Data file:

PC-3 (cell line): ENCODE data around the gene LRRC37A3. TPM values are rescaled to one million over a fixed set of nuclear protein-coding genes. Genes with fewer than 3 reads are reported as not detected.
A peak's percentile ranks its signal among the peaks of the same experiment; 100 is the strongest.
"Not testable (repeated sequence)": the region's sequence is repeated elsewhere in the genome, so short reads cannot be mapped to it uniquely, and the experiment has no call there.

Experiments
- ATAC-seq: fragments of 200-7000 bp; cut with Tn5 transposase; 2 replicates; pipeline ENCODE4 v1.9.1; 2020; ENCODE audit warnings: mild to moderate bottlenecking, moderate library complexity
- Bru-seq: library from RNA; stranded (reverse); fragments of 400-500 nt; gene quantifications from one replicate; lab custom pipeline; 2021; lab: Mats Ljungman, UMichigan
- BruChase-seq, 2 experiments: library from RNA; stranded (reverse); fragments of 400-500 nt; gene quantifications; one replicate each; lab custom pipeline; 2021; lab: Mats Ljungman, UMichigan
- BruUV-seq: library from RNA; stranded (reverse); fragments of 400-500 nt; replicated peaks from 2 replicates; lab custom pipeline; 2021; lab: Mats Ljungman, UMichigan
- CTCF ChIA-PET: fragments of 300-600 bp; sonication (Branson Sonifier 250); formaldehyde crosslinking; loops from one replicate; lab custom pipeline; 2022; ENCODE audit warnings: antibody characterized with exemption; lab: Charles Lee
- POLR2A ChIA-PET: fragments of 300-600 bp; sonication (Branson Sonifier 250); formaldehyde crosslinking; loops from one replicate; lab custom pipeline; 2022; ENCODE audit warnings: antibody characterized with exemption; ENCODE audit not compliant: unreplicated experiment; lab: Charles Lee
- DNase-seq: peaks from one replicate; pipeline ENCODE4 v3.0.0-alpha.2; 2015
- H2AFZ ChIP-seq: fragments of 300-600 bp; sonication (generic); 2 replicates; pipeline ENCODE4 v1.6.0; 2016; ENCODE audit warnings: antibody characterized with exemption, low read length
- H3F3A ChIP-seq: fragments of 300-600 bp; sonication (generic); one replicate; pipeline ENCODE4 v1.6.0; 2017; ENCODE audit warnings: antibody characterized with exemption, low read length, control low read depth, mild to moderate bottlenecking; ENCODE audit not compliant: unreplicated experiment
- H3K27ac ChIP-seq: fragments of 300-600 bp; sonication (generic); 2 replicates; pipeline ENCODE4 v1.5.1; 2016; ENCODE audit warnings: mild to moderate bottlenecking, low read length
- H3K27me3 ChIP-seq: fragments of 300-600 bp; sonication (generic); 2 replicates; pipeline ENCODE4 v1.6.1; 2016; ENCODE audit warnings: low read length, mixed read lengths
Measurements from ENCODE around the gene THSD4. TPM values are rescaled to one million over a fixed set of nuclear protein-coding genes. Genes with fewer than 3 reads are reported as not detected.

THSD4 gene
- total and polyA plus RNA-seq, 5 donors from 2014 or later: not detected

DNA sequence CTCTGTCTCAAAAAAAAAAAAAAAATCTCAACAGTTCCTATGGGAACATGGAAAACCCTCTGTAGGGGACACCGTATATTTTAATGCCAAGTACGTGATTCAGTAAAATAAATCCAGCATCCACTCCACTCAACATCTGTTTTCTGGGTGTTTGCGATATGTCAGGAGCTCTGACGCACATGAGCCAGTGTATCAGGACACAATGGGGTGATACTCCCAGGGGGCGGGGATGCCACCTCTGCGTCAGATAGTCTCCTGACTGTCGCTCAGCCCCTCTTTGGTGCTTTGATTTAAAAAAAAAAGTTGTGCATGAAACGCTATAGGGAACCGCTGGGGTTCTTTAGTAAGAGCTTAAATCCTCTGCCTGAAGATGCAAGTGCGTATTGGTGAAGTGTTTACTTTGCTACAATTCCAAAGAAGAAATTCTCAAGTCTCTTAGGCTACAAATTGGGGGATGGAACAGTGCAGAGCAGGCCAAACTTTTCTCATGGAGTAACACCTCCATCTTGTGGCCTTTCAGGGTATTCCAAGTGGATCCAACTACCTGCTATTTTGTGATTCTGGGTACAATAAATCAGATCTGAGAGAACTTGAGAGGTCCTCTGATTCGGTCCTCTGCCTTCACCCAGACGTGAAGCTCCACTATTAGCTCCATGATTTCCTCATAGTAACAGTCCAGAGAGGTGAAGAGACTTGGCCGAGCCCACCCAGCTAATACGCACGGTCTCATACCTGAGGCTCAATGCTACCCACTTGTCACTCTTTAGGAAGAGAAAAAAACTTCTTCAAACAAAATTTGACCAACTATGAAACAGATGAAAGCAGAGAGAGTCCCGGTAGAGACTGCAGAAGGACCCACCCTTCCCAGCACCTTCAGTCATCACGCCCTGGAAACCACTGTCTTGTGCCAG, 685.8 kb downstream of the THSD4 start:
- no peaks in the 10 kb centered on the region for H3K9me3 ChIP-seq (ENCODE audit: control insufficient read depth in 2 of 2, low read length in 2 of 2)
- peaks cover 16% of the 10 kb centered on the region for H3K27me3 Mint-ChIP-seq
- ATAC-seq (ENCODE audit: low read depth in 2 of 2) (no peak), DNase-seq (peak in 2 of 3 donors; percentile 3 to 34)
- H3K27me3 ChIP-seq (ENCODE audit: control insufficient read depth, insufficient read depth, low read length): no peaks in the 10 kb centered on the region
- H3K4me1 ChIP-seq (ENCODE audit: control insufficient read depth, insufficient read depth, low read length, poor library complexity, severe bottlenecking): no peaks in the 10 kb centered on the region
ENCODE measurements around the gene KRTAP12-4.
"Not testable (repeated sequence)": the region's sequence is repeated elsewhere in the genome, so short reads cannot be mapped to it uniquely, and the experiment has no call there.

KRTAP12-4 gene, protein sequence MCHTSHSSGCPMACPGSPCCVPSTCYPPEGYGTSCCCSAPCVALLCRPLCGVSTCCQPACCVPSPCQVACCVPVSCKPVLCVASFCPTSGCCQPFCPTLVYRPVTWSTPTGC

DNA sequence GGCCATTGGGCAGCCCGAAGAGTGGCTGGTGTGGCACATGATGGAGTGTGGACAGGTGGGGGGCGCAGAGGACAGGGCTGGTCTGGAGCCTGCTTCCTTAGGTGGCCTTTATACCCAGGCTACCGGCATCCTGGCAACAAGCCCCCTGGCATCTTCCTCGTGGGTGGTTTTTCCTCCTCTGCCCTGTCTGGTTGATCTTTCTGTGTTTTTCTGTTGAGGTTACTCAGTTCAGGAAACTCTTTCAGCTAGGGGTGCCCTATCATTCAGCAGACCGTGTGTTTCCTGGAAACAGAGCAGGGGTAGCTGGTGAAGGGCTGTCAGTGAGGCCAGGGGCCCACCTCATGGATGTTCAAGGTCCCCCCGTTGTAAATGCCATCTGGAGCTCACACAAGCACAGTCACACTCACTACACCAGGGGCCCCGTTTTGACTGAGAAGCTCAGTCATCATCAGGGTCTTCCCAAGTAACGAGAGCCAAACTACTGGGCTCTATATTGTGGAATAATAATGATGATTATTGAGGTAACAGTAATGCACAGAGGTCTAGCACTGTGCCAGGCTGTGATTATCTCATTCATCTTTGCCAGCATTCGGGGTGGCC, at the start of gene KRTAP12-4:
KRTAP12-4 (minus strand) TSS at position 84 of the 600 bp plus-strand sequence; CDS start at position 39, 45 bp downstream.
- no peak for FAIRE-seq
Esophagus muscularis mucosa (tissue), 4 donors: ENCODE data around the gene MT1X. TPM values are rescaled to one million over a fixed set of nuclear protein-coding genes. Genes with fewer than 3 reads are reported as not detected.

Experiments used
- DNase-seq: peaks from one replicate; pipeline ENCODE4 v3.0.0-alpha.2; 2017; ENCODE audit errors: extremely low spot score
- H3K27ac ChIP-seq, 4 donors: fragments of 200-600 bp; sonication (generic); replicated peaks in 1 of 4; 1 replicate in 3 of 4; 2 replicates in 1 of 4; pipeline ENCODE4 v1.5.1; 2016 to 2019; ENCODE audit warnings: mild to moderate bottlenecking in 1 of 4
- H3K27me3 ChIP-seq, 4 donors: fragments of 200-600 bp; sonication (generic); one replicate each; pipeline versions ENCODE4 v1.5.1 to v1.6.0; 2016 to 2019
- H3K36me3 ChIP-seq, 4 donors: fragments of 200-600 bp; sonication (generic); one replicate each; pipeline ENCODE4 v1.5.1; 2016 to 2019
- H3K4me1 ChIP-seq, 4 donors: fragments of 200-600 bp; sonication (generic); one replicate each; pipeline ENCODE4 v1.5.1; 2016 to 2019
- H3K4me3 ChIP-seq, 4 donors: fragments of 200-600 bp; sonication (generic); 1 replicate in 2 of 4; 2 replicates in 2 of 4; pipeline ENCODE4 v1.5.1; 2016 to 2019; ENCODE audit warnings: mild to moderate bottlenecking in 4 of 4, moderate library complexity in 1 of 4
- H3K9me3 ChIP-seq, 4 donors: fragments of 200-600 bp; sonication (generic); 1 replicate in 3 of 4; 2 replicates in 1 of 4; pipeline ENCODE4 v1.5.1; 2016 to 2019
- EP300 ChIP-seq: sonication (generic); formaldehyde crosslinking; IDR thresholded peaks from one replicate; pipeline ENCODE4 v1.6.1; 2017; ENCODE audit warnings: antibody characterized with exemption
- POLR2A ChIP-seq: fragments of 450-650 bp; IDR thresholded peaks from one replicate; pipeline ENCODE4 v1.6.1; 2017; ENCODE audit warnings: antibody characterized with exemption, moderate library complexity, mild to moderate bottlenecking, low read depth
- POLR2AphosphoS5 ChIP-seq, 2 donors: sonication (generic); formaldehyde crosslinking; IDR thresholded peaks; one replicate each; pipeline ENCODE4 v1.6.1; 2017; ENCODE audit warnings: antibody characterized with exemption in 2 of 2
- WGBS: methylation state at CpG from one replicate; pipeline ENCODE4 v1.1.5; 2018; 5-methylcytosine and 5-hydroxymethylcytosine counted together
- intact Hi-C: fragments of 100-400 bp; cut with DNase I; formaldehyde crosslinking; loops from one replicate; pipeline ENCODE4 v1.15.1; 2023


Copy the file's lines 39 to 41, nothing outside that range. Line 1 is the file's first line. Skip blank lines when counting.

- H3K9me3 ChIP-seq, 4 donors: fragments of 200-600 bp; sonication (generic); 1 replicate in 3 of 4; 2 replicates in 1 of 4; pipeline ENCODE4 v1.5.1; 2016 to 2019
- EP300 ChIP-seq: sonication (generic); formaldehyde crosslinking; IDR thresholded peaks from one replicate; pipeline ENCODE4 v1.6.1; 2017; ENCODE audit warnings: antibody characterized with exemption
- POLR2A ChIP-seq: fragments of 450-650 bp; IDR thresholded peaks from one replicate; pipeline ENCODE4 v1.6.1; 2017; ENCODE audit warnings: antibody characterized with exemption, moderate library complexity, mild to moderate bottlenecking, low read depth